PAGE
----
Nigeria's leading finance and market intelligence news report.

Businesses hope for cost reduction as piracy on Nigerian waters drops 36%

Businesses hope for cost reduction as piracy on Nigerian waters drops 36%
1
Importers, exporters and ship owners are optimistic of reduction in freight charges, war risk insurance premium and other surcharges imposed on Nigerian-bound cargo if pirate attacks on Nigerian waters continue to decrease.
The optimism comes on the back of the first quarter piracy report released by the International Maritime Bureau (IMB), a specialised department of the International Chamber of Commerce, showing 36 percent reduction in pirate attacks on Nigerian waterways.
According to the report, Nigeria, which has been a hotspot for piracy incidents over the past decade, experienced a decrease in reported piracy incidents as it recorded 14 incidents in Q1 2019 against 22 incidents reported same period in 2018.
“These results confirm the Nigerian Navy’s increased efforts to actively respond to reported incidents by dispatching patrol boats,” the report notes.
Adewale Ishola, foremost master mariner, told BusinessDay in a telephone interview that the development is supposed to boost shipping business because safety is very critical to shipping.
According to him, international shipping companies that are raising freight charges and introducing new surcharges on cargoes coming to Nigeria need to consider bringing rates down to benefit ship owners and shippers.    
“Nigeria is the chair for Gulf of Guinea commission and we must be seen to be playing leadership role. There are lots of collaboration between the Nigerian Maritime Administration and Safety Agency (NIMASA), Nigerian Navy, Nigerian Air Force and Nigerian Army that are yielding good result,” he said.
Ishola blamed the surge in piracy attacks recorded previously on the gap created between 2015 and 2018, when the Federal Government terminated the contract between NIMASA and the Global West Vessel Specialist, which centred on policing the nation’s territorial waters.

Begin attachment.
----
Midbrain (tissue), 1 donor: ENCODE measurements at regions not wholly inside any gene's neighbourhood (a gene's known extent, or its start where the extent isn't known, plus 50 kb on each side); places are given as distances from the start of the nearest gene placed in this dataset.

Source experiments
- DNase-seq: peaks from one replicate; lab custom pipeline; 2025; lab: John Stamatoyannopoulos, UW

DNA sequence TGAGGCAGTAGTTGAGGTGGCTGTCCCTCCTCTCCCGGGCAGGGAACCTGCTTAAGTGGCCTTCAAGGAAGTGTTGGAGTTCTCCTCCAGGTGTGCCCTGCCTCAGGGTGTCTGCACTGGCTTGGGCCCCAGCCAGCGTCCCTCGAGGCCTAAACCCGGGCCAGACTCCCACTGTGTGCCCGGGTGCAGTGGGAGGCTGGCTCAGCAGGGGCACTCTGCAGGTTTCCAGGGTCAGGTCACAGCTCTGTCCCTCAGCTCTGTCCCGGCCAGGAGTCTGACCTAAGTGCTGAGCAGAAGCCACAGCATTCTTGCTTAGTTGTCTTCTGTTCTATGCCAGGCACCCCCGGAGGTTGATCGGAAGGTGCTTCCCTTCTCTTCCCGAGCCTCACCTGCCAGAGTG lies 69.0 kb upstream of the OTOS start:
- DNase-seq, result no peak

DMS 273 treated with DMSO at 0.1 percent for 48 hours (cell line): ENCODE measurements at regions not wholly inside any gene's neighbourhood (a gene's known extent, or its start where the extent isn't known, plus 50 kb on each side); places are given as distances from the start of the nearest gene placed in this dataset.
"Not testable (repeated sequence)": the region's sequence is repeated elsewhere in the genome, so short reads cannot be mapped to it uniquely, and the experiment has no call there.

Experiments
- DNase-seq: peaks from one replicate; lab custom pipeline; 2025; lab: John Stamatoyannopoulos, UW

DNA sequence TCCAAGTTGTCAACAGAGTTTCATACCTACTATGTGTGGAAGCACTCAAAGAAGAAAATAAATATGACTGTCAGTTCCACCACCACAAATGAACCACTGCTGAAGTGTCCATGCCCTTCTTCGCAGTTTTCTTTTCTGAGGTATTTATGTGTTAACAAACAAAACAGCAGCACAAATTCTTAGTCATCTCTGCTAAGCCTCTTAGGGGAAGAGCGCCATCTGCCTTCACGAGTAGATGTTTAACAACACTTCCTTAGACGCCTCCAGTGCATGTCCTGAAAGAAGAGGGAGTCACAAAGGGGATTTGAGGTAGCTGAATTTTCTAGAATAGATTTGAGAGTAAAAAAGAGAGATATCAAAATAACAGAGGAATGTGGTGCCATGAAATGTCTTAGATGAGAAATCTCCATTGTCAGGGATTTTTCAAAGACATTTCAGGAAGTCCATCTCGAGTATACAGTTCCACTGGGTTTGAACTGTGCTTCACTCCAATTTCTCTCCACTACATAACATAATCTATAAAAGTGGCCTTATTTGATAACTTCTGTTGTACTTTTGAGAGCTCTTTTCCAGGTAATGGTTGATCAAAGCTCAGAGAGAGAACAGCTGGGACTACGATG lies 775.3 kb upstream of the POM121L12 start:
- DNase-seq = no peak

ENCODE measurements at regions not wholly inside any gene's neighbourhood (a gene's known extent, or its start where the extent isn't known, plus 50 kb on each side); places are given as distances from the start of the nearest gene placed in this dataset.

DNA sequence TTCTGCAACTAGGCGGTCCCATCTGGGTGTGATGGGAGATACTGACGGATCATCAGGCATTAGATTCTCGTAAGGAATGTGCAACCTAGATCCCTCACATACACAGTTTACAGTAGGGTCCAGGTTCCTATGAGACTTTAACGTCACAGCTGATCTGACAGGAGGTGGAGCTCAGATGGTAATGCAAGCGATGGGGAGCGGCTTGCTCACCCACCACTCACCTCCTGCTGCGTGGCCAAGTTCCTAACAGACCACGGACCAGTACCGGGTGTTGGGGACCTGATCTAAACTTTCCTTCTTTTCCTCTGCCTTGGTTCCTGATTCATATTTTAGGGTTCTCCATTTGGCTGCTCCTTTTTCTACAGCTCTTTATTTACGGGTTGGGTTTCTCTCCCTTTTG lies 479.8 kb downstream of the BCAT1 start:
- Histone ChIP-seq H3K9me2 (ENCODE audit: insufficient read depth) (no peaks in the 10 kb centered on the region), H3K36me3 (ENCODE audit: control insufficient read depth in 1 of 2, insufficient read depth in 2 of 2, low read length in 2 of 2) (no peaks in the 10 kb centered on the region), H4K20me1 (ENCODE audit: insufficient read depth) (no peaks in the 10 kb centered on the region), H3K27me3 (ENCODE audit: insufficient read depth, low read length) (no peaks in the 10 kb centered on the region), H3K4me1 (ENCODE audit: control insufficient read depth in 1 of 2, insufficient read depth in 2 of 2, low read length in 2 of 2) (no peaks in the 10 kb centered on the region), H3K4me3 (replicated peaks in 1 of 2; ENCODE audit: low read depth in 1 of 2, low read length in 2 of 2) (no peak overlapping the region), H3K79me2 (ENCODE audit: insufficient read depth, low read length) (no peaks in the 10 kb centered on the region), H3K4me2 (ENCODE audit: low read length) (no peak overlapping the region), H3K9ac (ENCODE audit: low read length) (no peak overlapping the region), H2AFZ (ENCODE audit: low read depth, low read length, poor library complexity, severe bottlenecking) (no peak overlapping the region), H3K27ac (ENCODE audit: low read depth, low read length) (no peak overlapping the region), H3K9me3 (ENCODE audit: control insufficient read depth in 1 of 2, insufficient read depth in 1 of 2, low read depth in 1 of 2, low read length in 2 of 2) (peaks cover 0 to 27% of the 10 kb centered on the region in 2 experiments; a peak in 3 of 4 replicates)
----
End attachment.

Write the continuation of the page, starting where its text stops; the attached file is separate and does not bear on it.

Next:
“Now, NIMASA has an Israeli company policing the nation’s maritime domain and it is now yielding good result. We hope the attacks will come down to zero very soon,” Ishola said.
Findings show that Gulf of Guinea, which houses Nigerian waters, is rated as a high-risk area for vessels calling seaports in West Africa with international cargoes. This is as even the IMB report, despite the drop in pirate attacks, expressed scepticism that Nigerian waters remain risky for vessels, especially the port of Lagos where four incidents have been reported in 2019.
As a result, vessel owners charge war risk insurance premium on cargoes coming to Nigerian ports and other ports in the region. Most vessels also come into the region with armed escort for the protection of the cargoes and the cabin crew onboard. 
Hadiza Bala Usman, managing director, Nigerian Ports Authority (NPA), said the war risk insurance premium has translated into high cost of cargo importation into the nation’s seaports as importers, who pay such premium, also increase the market price of goods.
Two shipping lines, Hapag-Lloyd and CMA CGM, operating in Nigeria recently introduced new surcharge called ‘Peak Season Surcharge’ (PSS) on all cargoes originating from anywhere in the world to Tin-Can and Apapa ports in Lagos and Onne port in Rivers State.
Dakuku Peterside, director-general of NIMASA, attributed the development to Federal Executive Council’s recent approval of the Deep Blue Project, an all-encompassing maritime security architecture, which is a clear demonstration of the present government’s determination to tackle the menace of piracy.
“The IMB report is not a surprise considering how seriously the Federal Government is paying attention to maritime safety and security, which led to the approval of the Deep Blue Project. This is the best time to invest in Nigerian maritime sector,” he said.
Peterside said NIMASA would continue to collaborate with the Nigerian Armed Forces, the Police and other relevant law enforcement agencies to ensure that Nigeria becomes a hub of maritime business in Africa.
“We will continue to do all in our powers, within the ambit of the law, to ensure that piracy in Nigerian territorial waters is drastically reduced, if not eradicated,” he said.
 
1 Comment
  1. Bolaji A. says

    If the report is anything to go by, the drop in attacks is not because Government has done anything different but it is because shipping lines now engage private security service providers to escort vessels operating within within Nigeria.

    This is costing the shipping lines hugely!

Leave A Reply

Your email address will not be published.